Will Congress address remote sales tax before year end?
INSIGHT ARTICLE |
Following the June 21, 2018 U.S. Supreme Court decision in South Dakota v. Wayfair, many states have been quick to enact legislation or regulatory measures to define and establish sales tax nexus for remote sellers. Similar to South Dakota, states are adopting activity threshold requirements to provide guidance on when a remote seller has sales tax nexus in the state, and provide relief for smaller remote sellers.
The Wayfair decision eliminated the long-standing sales and use tax physical presence nexus requirements established by Quill v. North Dakota, and creates a transitional period of uncertainty. With many issues remaining to be resolved such as the impact of Wayfair on interstate commerce and the increasing burden of compliance on businesses of all sizes, a number of federal proposals have been introduced which could affect the wave of state approaches to remote sales tax collection. While this article provides a high-level review of legislation introduced by the 115th Congress, a more comprehensive summary of the year’s state activity is available through RSM’s Online and Remote Seller Sales Tax Resource Center.
Federal remote seller proposals
The following bills include re-introductions of similar bills from previous congressional sessions and new bills aimed to address Wayfair implications. Note that Congress operates on a two-year session. Legislation introduced in 2017 and 2018 and not enacted upon by the end of 2018 will need to be re-introduced in the next session.
Marketplace Fairness Act of 2017
Introduced in April 2017 by Senator Michael Enzi (R-WY), the Marketplace Fairness Act of 2017 (MFA) is in its third iteration since the 2013 version was voted out of the Senate. The MFA grants qualifying states the authority to compel remote sellers with more than $1 million in annual remote sales to collect and remit sales tax on taxable sales delivered to in-state purchasers. The sale would be sourced to the location where the purchaser receives the product or service. The MFA builds on the Streamlined Sales and Use Tax Agreement for member states, and outlines requirements for nonmember states that want to collect sales tax from remote sellers.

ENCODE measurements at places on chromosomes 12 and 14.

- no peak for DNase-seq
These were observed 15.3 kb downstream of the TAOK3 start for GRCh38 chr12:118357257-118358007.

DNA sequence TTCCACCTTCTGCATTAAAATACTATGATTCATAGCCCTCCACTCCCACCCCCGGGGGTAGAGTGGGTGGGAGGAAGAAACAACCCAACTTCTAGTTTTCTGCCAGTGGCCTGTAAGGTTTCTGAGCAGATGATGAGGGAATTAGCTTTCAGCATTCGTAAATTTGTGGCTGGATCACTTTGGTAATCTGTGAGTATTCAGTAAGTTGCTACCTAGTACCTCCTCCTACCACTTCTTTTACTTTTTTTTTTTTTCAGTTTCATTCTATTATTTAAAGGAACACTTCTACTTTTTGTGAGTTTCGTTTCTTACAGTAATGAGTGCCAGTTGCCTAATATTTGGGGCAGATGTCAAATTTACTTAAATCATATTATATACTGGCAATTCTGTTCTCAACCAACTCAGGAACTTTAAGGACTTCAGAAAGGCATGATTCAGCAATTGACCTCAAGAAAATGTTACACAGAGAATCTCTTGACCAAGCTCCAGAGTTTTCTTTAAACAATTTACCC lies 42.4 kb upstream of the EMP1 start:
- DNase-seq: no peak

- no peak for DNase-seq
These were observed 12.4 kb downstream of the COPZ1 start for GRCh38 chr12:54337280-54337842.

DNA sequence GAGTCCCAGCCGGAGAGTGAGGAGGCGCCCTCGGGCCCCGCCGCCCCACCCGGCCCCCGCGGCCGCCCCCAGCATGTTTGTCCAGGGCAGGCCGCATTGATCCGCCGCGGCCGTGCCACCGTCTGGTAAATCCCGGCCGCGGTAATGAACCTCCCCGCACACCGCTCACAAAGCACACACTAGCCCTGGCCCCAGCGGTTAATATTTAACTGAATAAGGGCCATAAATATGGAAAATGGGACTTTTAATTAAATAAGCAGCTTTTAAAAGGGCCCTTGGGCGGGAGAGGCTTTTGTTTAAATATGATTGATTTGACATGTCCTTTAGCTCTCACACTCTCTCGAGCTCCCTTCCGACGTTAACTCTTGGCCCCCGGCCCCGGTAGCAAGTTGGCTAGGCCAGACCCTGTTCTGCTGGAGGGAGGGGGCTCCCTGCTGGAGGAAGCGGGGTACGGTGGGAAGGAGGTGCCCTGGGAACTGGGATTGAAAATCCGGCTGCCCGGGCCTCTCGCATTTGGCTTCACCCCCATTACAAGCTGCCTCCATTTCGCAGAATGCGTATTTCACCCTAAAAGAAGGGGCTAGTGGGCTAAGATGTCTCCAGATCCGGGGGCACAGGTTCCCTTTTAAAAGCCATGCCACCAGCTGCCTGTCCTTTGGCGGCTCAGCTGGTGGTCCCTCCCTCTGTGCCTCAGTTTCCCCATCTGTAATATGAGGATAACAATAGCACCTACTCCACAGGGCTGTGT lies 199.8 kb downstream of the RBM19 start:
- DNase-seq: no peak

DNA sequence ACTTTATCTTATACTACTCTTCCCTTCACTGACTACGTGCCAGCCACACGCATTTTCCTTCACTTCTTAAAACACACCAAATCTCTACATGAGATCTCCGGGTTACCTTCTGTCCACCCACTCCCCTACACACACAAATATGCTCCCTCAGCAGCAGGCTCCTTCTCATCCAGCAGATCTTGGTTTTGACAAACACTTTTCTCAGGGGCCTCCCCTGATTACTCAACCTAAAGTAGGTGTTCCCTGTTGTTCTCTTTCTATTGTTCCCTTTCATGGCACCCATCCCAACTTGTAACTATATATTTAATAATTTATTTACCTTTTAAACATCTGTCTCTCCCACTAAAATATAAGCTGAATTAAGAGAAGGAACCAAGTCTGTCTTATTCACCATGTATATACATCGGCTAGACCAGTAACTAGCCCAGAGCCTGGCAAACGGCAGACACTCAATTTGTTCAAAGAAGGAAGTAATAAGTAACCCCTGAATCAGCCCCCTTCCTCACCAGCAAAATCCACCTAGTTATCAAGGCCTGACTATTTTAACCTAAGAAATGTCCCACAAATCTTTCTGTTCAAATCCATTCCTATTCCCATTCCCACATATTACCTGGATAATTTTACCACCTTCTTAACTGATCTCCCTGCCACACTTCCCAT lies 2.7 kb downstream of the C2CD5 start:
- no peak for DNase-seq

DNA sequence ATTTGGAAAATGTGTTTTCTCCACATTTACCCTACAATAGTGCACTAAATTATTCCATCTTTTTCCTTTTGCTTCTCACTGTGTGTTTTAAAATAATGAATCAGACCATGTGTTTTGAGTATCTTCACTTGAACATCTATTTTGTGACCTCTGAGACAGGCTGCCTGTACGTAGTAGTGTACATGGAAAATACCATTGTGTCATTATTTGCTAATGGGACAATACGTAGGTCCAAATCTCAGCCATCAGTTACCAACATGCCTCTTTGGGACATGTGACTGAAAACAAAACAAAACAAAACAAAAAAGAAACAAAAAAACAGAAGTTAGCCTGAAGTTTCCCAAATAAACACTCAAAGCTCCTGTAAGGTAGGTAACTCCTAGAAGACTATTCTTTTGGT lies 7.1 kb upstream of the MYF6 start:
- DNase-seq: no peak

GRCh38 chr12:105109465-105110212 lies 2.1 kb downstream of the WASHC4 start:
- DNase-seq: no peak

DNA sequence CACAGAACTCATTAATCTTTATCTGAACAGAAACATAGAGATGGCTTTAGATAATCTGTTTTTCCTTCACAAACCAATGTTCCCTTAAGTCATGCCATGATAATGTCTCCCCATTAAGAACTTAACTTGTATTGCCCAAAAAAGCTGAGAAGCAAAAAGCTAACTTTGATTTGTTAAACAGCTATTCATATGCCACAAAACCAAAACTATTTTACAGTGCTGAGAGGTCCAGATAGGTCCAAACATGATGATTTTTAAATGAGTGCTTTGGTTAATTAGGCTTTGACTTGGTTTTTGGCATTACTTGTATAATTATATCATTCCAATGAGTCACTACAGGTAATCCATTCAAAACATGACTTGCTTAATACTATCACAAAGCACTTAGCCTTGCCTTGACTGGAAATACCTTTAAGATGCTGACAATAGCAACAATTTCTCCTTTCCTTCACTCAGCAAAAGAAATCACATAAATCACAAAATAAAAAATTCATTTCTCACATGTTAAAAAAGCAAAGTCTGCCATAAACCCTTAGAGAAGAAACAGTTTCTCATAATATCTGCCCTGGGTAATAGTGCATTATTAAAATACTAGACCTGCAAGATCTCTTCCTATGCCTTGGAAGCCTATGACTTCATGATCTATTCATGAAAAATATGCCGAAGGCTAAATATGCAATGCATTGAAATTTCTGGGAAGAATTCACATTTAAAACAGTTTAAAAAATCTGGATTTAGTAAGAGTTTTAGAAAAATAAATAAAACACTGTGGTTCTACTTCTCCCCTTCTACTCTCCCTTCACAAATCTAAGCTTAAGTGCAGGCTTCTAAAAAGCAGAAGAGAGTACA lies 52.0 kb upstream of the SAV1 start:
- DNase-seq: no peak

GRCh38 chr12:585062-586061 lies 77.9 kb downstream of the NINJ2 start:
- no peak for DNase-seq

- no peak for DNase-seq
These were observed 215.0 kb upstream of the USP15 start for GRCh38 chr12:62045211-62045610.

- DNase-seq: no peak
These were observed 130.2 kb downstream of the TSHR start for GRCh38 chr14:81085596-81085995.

The MFA of 2013 made the most headway of any federal remote seller proposal, but ultimately stalled in the House Judiciary Committee.
Remote Transactions Parity Act of 2017
Introduced in April 2017 by Representative Kristi Noem (R-SD), the Remote Transactions Parity Act of 2017 (RTPA) bares similarities to the MFA with some important differences. The RTPA utilizes a phased-in exemption threshold, under which states are permitted to authorize remote collection where gross receipts exceed $10 million in the first calendar year, $5 million in the second and $1 million in the third. Additionally, the phased-in exemption does not apply to businesses that sell through electronic marketplaces, such as Amazon.com.
Online Sales Simplification Act—Discussion Draft
In response to versions of the MFA and the RTPA, Representative Bob Goodlatte (R-VA), the House Judiciary Committee Chairman, released his own draft bill aimed to address remote sales tax collection, followed by a revised discussion draft in August of 2016, titled the Online Sales Simplification Act (OSSA).
The OSSA proposes a hybrid-origin sourcing solution where states participating in a “clearinghouse” would allow destination states to impose a sales tax on remote sellers using the tax base of the seller’s location and a tax rate based on a single “destination rate” in the destination state. The remote seller’s origin would be used to determine the tax base and rate for states not participating in the clearinghouse. In-state retailers would be subject to the tax base and rate of that state, as is currently the case. The draft bill also defines “physical presence” to exclude presence in a state for under 15 days and the presence of click-through affiliates—a popular nexus expansion tool enacted by over 20 states.
No Regulation without Representation Act of 2017
Introduced in June 2017 by Representative James Sensenbrenner (R-WI), the No Regulation without Representation Act of 2017 (NRWR) effectively codifies the physical presence standard established through the 1992 U.S. Supreme Court decision Quill v. North Dakota. The NRWR defines “physical presence” and imposes a 15-day threshold in order for an out-of-state entity to be deemed present in the taxing jurisdiction.